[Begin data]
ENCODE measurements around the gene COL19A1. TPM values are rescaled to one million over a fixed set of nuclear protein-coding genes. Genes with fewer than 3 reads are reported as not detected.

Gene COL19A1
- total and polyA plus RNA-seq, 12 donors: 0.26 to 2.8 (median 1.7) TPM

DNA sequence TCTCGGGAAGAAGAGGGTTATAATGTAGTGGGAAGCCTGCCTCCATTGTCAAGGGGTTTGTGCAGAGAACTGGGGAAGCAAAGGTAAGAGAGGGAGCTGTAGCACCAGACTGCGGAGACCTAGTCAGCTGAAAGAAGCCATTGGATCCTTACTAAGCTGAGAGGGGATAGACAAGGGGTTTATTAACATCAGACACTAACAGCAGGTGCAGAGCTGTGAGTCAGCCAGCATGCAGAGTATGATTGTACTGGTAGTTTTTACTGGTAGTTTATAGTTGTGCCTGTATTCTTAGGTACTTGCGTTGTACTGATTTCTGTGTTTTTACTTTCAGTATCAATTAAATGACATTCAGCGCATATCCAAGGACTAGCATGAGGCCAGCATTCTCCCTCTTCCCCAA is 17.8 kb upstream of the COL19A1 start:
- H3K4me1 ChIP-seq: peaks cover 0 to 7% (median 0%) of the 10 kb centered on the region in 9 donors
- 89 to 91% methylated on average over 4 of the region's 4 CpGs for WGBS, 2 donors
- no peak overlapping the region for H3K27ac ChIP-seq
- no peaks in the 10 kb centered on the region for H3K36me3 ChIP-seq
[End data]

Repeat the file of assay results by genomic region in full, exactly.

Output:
ENCODE measurements around the gene COL19A1. TPM values are rescaled to one million over a fixed set of nuclear protein-coding genes. Genes with fewer than 3 reads are reported as not detected.

Gene COL19A1
- total and polyA plus RNA-seq, 12 donors: 0.26 to 2.8 (median 1.7) TPM

DNA sequence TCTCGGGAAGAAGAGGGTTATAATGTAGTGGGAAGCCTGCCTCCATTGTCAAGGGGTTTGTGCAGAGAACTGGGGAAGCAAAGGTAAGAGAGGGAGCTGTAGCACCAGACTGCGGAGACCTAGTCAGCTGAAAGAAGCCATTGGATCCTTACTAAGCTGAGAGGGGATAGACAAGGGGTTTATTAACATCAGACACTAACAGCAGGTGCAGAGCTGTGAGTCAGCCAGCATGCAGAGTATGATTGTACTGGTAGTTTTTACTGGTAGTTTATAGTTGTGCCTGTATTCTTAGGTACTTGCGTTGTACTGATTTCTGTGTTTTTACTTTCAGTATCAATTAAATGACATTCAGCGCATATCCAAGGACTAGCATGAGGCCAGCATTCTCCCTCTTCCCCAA is 17.8 kb upstream of the COL19A1 start:
- H3K4me1 ChIP-seq: peaks cover 0 to 7% (median 0%) of the 10 kb centered on the region in 9 donors
- 89 to 91% methylated on average over 4 of the region's 4 CpGs for WGBS, 2 donors
- no peak overlapping the region for H3K27ac ChIP-seq
- no peaks in the 10 kb centered on the region for H3K36me3 ChIP-seq